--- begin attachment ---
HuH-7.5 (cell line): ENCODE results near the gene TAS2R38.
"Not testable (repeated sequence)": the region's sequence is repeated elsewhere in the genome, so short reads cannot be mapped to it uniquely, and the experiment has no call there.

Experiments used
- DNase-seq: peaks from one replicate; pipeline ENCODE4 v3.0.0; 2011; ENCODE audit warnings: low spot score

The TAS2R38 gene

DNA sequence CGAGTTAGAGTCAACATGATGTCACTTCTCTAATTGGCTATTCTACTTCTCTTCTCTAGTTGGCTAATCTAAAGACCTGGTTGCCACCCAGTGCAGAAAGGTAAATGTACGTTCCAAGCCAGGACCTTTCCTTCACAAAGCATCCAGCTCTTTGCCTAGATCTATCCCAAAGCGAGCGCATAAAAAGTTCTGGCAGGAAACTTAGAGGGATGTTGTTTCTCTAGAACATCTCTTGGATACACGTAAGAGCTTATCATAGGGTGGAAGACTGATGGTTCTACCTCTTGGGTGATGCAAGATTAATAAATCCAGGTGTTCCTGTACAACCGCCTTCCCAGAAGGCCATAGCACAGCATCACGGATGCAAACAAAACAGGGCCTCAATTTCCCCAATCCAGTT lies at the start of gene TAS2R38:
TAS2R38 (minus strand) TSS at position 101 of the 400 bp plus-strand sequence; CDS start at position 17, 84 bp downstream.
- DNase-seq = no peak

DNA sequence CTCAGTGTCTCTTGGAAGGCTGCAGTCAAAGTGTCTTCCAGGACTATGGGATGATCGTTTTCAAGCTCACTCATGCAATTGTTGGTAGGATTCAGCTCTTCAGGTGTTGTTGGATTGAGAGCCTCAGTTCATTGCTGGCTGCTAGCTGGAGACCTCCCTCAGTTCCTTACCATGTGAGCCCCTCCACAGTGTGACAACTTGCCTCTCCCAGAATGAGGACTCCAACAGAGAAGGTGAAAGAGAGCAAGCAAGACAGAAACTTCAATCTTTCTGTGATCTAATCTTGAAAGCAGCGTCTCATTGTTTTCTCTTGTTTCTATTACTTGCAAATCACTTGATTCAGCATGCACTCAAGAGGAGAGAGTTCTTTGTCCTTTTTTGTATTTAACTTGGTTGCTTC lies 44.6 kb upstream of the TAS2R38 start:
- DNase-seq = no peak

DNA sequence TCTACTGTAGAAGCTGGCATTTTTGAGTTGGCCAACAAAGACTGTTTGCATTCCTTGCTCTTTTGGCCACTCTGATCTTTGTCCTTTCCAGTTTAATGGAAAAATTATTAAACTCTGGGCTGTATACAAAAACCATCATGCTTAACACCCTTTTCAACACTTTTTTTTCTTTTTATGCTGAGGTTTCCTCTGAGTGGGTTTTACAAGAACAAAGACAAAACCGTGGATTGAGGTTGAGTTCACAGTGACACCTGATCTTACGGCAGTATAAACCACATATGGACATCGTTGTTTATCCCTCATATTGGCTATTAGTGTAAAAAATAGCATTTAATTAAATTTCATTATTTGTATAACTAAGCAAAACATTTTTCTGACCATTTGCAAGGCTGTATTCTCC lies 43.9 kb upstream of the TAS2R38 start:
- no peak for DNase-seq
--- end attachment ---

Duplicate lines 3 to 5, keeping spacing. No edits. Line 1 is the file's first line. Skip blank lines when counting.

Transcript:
Experiments used
- DNase-seq: peaks from one replicate; pipeline ENCODE4 v3.0.0; 2011; ENCODE audit warnings: low spot score

The TAS2R38 gene